Why theatre for young audiences?
ASSITEJ SA believes that every child and young person in our country deserves access to the arts, and especially to live theatre, from the earliest possible age. Theatre is a transformational force in the lives of young people, inspiring imaginations, shifting perceptions, teaching empathy and building our nation.
ASSITEJ South Africa has a diverse, passionate and skilled staff working from all provinces of South Africa.
Our Volunteers and Interns
ASSITEJ works with local and international interns and volunteers.
ASSITEJ SA has been endorsed and supported by many leaders – within the arts and across society.
ASSITEJ was established on 10 May 1965 by a global alliance of organisations and individuals involved in the promotion of theatre for children and young people. The ASSITEJ International archives are located in Frankfurt, Germany, the Secretariat is now in Copenhagen, Denmark, and ASSITEJ is present in more than 100 countries.
ASSITEJ South Africa was launched as a national association on 2 July 2007 at the National Arts Festival in Grahamstown.
Since then, it has grown tremendously, playing host to the 19th ASSITEJ World Congress and International Theatre Festival for Children and Young People, held in Cape Town, South Africa in May 2017 – the first and only time this major ASSITEJ event has been held in Africa.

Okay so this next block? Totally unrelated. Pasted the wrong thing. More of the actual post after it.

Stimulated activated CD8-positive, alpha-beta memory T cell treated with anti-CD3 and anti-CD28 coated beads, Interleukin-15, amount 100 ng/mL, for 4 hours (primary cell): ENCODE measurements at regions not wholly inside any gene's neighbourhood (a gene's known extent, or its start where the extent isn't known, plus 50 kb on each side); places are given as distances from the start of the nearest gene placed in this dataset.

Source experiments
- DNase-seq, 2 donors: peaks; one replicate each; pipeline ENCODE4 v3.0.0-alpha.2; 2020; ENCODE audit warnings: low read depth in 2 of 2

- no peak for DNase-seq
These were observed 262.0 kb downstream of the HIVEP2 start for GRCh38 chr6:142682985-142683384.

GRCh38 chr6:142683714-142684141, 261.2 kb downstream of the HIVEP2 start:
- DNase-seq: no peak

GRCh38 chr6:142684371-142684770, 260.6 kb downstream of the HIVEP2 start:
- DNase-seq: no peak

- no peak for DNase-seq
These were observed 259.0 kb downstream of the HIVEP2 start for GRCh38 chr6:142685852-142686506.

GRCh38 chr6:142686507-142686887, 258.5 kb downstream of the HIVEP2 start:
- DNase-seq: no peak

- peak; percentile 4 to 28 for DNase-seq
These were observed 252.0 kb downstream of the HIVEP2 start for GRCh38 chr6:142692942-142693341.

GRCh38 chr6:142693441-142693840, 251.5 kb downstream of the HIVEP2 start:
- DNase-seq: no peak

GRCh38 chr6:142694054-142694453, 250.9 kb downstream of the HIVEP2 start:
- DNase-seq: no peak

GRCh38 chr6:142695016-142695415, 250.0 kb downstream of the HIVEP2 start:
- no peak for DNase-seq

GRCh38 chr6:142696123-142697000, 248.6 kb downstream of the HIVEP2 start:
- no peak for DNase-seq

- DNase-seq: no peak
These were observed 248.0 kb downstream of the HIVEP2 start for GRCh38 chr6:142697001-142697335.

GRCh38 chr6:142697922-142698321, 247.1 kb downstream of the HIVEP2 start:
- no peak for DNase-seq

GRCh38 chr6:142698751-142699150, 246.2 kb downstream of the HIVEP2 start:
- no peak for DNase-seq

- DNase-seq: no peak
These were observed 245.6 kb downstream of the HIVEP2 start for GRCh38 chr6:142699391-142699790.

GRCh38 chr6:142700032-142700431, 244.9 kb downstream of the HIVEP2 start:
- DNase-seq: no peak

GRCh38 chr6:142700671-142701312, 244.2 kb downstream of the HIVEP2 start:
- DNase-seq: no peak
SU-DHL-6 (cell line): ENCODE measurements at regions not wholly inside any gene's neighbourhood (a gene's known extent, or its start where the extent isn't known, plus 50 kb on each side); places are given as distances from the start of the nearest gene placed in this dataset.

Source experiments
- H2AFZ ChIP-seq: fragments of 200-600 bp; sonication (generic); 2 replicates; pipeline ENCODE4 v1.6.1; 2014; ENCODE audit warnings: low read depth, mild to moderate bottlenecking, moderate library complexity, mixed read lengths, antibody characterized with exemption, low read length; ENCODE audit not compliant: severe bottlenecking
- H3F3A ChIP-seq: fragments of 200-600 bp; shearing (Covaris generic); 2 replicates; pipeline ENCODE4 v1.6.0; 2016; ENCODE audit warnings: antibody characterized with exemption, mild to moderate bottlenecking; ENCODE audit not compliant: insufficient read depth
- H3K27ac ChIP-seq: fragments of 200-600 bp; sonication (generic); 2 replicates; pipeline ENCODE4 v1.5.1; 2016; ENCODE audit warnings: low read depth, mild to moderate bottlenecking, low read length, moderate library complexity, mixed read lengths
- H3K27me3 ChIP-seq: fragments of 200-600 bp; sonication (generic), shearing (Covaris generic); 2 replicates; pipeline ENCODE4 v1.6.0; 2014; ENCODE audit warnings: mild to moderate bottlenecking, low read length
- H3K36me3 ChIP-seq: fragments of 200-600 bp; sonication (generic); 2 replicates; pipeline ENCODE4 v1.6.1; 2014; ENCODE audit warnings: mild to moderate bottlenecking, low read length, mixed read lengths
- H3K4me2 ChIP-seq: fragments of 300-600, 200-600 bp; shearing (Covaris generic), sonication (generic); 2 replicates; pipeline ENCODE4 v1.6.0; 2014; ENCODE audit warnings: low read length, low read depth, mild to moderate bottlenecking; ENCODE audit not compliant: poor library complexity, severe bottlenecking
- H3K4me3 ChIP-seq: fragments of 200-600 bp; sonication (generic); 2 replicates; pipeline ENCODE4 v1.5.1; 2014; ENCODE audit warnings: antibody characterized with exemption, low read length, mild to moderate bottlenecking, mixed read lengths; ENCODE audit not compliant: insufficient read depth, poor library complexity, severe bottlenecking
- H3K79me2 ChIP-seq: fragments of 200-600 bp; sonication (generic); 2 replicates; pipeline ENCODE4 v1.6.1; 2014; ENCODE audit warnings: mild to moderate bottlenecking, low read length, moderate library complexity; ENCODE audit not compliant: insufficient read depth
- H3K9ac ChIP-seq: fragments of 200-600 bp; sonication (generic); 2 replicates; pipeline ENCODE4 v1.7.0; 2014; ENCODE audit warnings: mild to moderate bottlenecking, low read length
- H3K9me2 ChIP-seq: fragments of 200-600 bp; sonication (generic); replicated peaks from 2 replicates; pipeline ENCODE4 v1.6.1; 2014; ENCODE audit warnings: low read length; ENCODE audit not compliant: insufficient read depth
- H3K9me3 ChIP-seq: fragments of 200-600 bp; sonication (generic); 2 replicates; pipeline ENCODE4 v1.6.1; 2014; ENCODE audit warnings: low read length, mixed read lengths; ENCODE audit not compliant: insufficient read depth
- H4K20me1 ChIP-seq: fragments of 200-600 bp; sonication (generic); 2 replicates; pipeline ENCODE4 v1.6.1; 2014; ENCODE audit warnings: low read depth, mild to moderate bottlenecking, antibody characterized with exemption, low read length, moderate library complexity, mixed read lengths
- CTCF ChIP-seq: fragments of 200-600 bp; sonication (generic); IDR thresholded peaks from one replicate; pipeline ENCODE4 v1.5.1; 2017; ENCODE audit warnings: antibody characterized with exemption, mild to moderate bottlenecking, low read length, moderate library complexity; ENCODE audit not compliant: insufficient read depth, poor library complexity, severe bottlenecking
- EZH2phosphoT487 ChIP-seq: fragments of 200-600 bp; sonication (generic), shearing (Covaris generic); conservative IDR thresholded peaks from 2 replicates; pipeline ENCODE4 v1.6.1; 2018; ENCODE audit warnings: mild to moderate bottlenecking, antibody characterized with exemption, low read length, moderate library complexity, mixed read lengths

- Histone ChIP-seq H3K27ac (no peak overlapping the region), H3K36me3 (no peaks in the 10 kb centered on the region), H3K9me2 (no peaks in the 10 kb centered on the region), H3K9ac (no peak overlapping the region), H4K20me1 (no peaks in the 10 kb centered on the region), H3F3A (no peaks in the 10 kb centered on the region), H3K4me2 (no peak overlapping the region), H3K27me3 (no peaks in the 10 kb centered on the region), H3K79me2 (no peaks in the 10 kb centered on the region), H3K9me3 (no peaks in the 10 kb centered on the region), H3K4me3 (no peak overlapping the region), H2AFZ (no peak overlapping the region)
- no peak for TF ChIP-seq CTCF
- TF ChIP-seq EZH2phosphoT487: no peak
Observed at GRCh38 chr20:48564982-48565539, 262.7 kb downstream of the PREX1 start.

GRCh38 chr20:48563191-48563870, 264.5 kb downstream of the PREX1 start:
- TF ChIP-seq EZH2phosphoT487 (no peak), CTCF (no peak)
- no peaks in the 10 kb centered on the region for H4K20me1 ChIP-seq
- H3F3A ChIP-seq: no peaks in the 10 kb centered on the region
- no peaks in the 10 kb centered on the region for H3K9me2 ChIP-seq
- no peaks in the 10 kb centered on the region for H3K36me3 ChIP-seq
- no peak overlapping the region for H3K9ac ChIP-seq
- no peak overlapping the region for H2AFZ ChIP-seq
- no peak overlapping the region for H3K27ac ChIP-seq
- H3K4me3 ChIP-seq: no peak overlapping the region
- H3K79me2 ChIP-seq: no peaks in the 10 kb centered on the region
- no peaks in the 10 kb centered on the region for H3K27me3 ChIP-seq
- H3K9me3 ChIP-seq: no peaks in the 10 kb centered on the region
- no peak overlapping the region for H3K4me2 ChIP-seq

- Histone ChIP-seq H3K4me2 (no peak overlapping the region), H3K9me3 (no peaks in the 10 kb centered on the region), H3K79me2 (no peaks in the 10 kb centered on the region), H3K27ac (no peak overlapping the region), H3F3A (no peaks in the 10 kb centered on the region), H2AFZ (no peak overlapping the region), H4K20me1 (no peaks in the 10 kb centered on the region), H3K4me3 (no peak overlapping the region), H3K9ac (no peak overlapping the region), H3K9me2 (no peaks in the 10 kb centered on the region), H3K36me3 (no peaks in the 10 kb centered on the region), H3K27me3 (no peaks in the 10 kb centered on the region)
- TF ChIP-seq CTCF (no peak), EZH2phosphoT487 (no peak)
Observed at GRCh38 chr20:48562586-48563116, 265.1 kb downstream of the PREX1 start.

ASSITEJ SA has always made its projects and programmes happen through the nurturing of partnerships. Find out more about our amazing partners, funders and supporters here.
Members include: individuals such as actors, musicians, dancers, directors, choreographers, theatre educators, stage designers, dramatists, critics, cultural journalists, researchers and cultural officers, as well as organisations, such as theatre companies, NGOs, institutions, amateur drama groups, societies, schools, crèches, and other networks.
Reflecting the dynamic nature of theatre for young audiences in SA. View online catalogue here.
Stimela Sendaba – The Story Train
A series of stories in all of South Africa’s languages, with educational materials, for viewing on YouTube, or live on Facebook. View here.
Cultural Policy for Arts Education
African-European Practises and Perspectives by Wolfgang Schneider, Yvette Hardie, Emily Akuno, and Daniel Gad (Volume Editors). Edited Collection 322 Pages. Download here.
The Ogreling written by Suzanne Lebeau (French), translated in English and translated into isiXhosa by Sindiwe Magona
Dipalo by Lalu Mokuku and Ginni Manning
Diversity, Representation and Culture in TYA edited by Manon van de Water
Our Annual Reports
Our Policies & Protocols
Thank you to all our partners, supporters, funders and friends.